The federal government has appointed eight transaction advisers for a eurobond issuance to finance its 2021 budget deficit.
The Debt Management Office (DMO) announced this in a statement on Wednesday.
In April, DMO said it was working on issuing eurobonds and also announced plans to appoint transaction advisers through an open bid process.
The debt office said 38 institutions had responded to the expression of interest, however, after rigorous evaluation to ascertain the technical capacities of the bidders, only eight institutions were selected.
According to the statement, the federal executive council (FEC) approved the transaction institutions to advise the federal government on the eurobond issuance during its meeting on Wednesday.
The transaction advisers include: JP Morgan, Citigroup, Standard Chartered Bank and Goldman Sachs as international bookrunners/joint lead managers.
Chapel Hill Denham was appointed as the Nigerian bookrunner; FSDH Merchant Bank as the financial adviser; White & Case LLP and Banwo & Ighodalo as the international and Nigerian legal advisers respectively.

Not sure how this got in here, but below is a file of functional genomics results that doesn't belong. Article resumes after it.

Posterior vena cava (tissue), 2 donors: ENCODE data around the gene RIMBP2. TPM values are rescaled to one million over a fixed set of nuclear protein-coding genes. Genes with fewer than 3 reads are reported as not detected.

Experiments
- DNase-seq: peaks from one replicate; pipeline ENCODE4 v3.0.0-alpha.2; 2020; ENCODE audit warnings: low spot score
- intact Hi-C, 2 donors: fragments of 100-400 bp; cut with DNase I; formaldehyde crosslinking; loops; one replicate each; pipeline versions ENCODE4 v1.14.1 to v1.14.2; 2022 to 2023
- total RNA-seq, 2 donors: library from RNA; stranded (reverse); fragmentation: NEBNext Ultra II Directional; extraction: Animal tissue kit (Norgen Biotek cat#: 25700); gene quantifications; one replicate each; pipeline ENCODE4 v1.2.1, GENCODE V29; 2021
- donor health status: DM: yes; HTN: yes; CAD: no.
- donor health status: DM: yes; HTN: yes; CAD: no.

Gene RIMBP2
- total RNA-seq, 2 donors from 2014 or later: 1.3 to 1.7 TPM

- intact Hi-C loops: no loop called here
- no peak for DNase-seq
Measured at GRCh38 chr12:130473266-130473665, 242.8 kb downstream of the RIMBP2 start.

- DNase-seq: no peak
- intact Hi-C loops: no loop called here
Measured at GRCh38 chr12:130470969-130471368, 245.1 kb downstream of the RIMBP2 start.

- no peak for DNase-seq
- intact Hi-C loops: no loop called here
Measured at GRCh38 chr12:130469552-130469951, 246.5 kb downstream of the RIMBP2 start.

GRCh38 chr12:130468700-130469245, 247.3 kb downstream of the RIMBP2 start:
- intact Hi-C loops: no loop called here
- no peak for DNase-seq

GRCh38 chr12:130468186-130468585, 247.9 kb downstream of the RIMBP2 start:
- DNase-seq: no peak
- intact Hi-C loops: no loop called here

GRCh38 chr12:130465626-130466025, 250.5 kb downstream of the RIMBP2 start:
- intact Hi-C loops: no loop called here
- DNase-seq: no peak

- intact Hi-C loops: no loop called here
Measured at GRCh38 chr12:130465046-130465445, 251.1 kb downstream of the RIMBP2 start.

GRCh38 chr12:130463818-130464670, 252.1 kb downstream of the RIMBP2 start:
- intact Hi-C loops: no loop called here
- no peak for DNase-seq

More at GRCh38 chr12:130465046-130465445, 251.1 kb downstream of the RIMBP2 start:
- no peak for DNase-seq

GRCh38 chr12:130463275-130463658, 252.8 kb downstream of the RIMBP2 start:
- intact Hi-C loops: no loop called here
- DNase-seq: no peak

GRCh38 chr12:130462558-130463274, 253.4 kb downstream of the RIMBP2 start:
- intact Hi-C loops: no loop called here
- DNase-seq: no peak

“The Transaction Advisers emerged from an Open Competitive Bidding Process as outlined in the Public Procurement Act, 2007 (as amended),” the statement reads.
“With the approval of the Transaction Advisers by FEC, the Debt Management Office (DMO) will now accelerate activities towards the Issuance of the Eurobonds.
“The Eurobonds to be issued, are for the purpose of raising funds for the New External Borrowing of N2.343 trillion (about USD6.2 billion) provided in the 2021 Appropriation Act to part finance the Deficit.
“Whilst the Government expects a successful outing, it will be mindful of costs and risks (in terms of tenor and pricing) in determining the amount of Eurobonds to issue.
“Since the Eurobonds are being issued to part finance the 2021 Budget Deficit, the proceeds will be used to fund various projects in the Budget.
“In addition, the proceeds will result in an inflow of foreign exchange which in turn, will increase Nigeria’s External Reserves and support the Naira Exchange Rate.”
The DMO held its last eurobond sale in 2018 (its sixth sale) where it raised $2.86 billion and issued a record $10.7 billion of international bonds in the same year.
In 2020, it planned to select advisers for a $3.3 billion eurobond issue through an open competitive bid process, however, the sale was deferred due to the negative impact caused by the COVID-19 pandemic.
Last month, Muhammadu Buhari signed the 2021 supplementary appropriation bill of N983 billion into law to primarily fund security and health services.
Leave a Comment